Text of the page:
Smart, savvy, and excited are just a part of the profile for a startup customer who is more commonly known as an early adopter.
Early adopters are the types of people who enjoy trying new things before the masses. I am not a psychologist but there is something different amongst the “early adopter” demographic. Among numerous other notable characteristics, early adopters are comfortable testing the untested, content with trying new experiences and enjoy the discovery process of learning about new things without any prior knowledge or baseline. Additionally, they are generally open to sharing their feedback and appreciate knowing their feedback is valued.
So how does all of this make startup customers the best customers? Nearly everything a startup does means money out the door; advertising expenses, office rent, team salaries, r&d etc… Startup customers are willing to give you a chance, offer their valuable feedback, AND willing to pay you! Everything a startup does costs the company money, except when they make a sale to a customer.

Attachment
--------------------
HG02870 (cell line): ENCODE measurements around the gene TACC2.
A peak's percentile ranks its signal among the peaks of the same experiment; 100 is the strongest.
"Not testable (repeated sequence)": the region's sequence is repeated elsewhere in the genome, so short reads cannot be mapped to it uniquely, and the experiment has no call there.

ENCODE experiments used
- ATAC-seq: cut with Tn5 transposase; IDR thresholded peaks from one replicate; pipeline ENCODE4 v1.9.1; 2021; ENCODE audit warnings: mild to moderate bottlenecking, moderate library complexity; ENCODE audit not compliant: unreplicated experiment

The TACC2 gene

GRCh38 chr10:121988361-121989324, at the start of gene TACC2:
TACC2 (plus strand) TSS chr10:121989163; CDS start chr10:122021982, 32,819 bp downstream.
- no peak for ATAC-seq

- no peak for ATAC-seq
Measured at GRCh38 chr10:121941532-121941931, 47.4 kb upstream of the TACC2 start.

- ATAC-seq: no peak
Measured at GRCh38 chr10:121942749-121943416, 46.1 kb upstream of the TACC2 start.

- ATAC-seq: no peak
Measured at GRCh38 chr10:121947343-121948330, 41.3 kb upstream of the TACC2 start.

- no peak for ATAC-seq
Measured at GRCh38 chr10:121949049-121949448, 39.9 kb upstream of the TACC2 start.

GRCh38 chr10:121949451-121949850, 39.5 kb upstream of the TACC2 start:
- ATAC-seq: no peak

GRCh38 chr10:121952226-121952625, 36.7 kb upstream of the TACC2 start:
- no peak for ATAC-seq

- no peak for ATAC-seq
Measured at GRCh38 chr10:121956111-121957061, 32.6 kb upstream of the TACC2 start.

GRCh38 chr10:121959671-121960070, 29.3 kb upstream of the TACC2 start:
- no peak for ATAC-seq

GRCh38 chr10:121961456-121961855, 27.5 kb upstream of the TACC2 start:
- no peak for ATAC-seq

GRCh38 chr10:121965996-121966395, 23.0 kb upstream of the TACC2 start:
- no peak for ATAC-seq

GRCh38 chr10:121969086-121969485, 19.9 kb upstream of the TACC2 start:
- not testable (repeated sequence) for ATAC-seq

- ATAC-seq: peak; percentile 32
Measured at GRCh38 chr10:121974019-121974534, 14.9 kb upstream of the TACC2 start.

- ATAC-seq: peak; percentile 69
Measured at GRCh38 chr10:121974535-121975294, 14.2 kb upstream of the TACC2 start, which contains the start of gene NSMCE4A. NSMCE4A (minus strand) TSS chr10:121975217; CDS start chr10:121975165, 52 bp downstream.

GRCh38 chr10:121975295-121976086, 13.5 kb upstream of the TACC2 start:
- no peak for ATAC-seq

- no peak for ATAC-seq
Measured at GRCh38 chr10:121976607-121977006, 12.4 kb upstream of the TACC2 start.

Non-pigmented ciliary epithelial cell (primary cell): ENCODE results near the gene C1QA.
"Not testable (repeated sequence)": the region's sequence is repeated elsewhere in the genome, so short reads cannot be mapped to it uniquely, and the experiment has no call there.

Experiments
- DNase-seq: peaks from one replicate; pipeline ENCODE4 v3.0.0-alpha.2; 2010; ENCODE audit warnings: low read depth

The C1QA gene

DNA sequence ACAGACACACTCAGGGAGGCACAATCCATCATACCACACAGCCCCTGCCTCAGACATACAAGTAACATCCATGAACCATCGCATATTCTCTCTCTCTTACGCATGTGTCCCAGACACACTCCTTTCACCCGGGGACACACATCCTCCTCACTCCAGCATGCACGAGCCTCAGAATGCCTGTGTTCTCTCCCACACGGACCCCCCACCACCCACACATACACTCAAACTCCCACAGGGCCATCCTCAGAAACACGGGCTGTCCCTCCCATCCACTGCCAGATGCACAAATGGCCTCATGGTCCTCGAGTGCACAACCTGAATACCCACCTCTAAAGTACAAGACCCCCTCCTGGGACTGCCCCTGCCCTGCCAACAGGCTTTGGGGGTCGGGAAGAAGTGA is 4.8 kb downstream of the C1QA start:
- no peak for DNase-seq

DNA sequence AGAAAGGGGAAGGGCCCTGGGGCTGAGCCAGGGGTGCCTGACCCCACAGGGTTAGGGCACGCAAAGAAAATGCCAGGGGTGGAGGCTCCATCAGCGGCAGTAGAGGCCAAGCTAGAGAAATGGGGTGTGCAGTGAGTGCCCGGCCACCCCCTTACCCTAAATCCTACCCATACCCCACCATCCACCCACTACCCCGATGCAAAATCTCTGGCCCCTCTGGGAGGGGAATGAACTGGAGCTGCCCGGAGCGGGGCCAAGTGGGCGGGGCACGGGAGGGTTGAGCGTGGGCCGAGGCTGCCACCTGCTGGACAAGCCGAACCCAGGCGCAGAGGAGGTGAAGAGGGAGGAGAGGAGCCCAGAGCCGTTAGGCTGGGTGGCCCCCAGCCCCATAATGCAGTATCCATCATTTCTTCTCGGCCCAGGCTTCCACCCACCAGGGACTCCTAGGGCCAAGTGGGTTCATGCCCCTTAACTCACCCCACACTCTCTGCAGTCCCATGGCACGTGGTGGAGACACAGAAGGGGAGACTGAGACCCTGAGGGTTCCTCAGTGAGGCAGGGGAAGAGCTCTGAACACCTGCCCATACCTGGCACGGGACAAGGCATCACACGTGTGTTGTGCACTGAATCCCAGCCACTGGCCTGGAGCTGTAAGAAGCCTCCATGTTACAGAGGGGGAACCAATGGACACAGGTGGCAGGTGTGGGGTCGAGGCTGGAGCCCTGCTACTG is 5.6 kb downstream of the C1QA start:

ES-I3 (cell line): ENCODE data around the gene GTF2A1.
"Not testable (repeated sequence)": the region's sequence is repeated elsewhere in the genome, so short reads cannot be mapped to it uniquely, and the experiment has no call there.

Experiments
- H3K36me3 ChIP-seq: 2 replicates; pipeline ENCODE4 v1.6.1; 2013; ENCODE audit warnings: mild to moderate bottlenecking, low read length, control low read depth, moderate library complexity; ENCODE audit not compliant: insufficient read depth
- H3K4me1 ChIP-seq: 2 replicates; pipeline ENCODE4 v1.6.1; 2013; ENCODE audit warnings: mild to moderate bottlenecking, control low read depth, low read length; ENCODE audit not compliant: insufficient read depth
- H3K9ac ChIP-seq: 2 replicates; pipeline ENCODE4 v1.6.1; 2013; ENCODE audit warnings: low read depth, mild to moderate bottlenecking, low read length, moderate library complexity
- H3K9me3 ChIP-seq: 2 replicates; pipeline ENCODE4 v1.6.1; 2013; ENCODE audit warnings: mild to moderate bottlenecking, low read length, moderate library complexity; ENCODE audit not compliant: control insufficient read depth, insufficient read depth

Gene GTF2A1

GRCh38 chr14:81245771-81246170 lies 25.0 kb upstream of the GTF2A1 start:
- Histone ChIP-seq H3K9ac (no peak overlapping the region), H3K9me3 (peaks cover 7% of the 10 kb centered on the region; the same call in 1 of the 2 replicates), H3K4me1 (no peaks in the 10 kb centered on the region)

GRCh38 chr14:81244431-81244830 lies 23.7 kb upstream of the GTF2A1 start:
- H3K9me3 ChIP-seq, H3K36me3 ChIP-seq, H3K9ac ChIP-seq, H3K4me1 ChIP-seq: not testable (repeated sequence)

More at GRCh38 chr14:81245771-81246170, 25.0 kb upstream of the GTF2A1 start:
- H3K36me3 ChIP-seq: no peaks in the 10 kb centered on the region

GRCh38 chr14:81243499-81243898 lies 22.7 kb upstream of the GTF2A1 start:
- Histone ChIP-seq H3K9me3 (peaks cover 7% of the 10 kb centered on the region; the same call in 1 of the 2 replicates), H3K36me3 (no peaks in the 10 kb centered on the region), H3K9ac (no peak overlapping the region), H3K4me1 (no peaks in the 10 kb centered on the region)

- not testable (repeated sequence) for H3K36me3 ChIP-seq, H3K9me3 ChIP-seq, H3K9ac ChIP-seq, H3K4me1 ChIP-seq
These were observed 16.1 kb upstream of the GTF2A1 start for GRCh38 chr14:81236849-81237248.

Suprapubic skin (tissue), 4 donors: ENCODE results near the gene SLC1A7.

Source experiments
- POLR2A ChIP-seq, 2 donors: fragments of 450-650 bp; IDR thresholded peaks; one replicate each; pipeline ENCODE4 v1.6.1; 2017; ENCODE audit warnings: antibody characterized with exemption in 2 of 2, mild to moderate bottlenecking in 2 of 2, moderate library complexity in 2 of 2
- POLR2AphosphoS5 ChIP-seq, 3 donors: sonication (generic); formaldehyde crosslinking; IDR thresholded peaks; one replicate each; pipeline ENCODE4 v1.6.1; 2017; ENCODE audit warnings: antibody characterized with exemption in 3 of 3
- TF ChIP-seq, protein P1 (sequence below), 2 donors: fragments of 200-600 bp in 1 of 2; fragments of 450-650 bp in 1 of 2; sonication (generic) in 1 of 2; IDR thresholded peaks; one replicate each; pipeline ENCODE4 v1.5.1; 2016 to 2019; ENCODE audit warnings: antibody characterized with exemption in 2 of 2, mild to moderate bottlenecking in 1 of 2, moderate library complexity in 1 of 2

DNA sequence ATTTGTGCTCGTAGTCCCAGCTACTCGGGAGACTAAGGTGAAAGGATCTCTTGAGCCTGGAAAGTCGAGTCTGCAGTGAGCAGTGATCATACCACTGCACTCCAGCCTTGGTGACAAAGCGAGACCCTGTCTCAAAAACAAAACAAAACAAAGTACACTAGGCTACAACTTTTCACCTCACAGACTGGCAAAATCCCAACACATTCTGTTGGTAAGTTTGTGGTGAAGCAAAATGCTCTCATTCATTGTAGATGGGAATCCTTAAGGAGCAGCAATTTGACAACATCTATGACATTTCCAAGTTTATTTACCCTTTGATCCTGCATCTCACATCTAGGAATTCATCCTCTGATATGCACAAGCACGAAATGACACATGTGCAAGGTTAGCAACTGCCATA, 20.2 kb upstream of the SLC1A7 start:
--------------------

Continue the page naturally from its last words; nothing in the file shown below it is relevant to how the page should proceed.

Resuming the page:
The more I think about it, the crazier it seems. A brand new company wants to sell you something new or different from what you’re used to, with little or no reputation and barely any credibility. Somehow early adopters respond to this opportunity with “ok cool, let’s give it a try”.
It’s not the money that’s important, it’s knowing that there are people out there willing to help you validate your idea. I remember receiving the email confirmation when the first student had registered to take my online real estate course. I didn’t care so much that I had just earned my first $77 payday, but I was ecstatic at the smallest hint of validation that email and student represented.
God bless those
crazy people early adopters, because they fuel innovation and ultimately support startups when they need it most and that is what makes startup customers the best!
If you are still reading this and consider yourself an early adopter, thank you. Thank you for not only supporting mine, but every entrepreneurs dream of building and offering something that affects people in such a way that they are willing to voluntarily pay for it.